“The environment we currently work in is home to a world class collegiate population, large amounts of VC and plenty of technical talent. ¬†Surely, world-changing companies have been brought to life in less favorable conditions than our own.”

Seriously, people. Boston isn’t so bad!

I’m going to talk to you about Techrigy/Alterian. They created a social media monitoring software, SM2, out of Aaron Newman’s basement in Rochester, NY in 2006.

There are definitely innovators in Rochester, NY – but Twitter and tech and such isn’t as ubiquitous as around here. In Boston, my boss’ three-year-old daughter knows how to use an iPad. Every major company and even local businesses know their way around social media around here. It’s not like that in Rochester. Many people are still figuring it out. Not the best situation for trying to sell a social media monitoring platform, right?

The people at Techrigy didn’t waste time comparing their environment to others. They sat in the basement, and then sat in an office with no windows, and worked their butts off. And then they got acquired.

So, I’m not saying that they are Google – but they are still a startup success story and awesome.

Beantown’s doing alright! We have the tech scene and the educational institutions at our hands. There’s a lot of young energy and leadership in the community, making it a place that new people like me want to be a part of. (Follow @GreenhornBoston, @BosWomenpreneurs @DartBoston and @Bostinnovation for a start.) I would just say that yes, it’s good to stop and question these things and look at what the Valley is doing – but let’s not get too distracted by it. We’ve all got work to do. After all, if we want to “catch up” to the Valley in any way – at some point you just gotta get back to your basement and execute.

A Life Told Online: It’s Complicated

This video is getting a lot of buzz and I think it’s certainly worth a look. It’s basically a cool take on how so much of our lives are lived on Facebook – and that’s just for your average Joe, not even a social media chick like myself that does this social media stuff for a living.

People blog and talk a lot about professional and personal balance in social media, and in conferences they stand up and say to “just get over it.” They’re right, at some point we have to just get over it. Google knows no difference. Your personal and professional accounts, opinions and profiles are this big hot mess of an online presence. If you aren’t comfortable with mixing that, you probably aren’t in the right business.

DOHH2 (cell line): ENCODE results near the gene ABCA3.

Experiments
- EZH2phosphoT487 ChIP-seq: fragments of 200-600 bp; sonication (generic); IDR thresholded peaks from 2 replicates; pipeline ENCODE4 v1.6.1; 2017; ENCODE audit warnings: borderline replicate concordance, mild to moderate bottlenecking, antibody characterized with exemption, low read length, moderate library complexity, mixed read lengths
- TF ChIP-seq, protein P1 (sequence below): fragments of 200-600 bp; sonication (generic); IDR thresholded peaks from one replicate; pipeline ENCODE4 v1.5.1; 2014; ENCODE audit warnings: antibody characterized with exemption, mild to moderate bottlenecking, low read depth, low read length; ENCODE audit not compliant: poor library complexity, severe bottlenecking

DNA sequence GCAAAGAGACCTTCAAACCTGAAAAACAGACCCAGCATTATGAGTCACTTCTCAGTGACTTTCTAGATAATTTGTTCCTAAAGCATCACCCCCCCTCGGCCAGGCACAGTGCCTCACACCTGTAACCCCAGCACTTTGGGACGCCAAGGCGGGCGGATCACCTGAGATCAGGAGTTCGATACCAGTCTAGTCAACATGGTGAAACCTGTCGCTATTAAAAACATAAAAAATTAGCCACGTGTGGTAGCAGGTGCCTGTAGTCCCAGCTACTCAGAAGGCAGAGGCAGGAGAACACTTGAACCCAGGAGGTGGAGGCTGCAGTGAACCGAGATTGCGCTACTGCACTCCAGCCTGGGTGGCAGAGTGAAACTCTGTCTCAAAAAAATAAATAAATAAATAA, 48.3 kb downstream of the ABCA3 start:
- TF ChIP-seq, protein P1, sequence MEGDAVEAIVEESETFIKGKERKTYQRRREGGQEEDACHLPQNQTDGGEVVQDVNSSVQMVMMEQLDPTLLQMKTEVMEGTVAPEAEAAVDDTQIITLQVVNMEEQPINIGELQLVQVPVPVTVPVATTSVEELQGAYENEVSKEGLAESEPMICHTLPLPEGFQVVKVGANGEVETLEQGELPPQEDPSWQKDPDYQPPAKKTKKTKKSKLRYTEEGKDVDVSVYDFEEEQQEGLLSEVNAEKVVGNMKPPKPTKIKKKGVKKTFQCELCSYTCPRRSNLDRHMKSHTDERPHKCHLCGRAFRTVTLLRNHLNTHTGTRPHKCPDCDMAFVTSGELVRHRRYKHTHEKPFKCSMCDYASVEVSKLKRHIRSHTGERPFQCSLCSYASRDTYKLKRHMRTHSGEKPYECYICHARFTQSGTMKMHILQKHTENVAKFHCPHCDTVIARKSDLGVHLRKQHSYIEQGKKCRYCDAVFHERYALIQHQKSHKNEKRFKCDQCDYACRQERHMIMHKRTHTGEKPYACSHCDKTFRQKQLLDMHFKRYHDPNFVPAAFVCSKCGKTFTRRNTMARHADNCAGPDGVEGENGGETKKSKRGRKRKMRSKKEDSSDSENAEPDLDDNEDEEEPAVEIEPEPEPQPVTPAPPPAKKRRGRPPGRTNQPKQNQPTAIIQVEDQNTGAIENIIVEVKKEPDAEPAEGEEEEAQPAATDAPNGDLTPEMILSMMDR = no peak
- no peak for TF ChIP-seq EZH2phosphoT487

That said, I just want to put it out there that it’s still hard.

It’s hard because people my age haven’t only used social media for business use. We joined Facebook before we left for college, to meet our roommates and classmates online before we moved in freshman year. We joined before “grown ups” were on there, before there were fan pages to manage and before FBML was invented. We put dumb stuff up there sometimes because we didn’t know better. Facebook was an epicenter and broadcast portal for drama. And for some, with jobs that don’t matter so much what your “personal brand” and “online presence” is – it still is.

Now I’m using Facebook as a marketing tool, and it’s a weird conflict. I login to update my business’ fan page or create an event for a Tweetup or network with other community managers in the community managers group, and “on my way to work,” I’m bombarded by a parade of other people’s life choices, aka the news feed, leaving me feeling distracted and confused. All I wanted to do was plan a damn Tweetup and move on to the next task for the day. Now I’m questioning my path to personal success!

I don’t think that having separate personal and professional Facebook is the answer. Having two separate accounts would almost further distance the professional/personal sides and intensify the identity crisis, I think. Plus, in my case, it’s probably too late for that. It probably comes down to having more self-assurance and comparing myself less to people I don’t know anymore, filtering them out of my news feed even.

Anyone else struggle with this, even if we’re not supposed to admit that we struggle with this?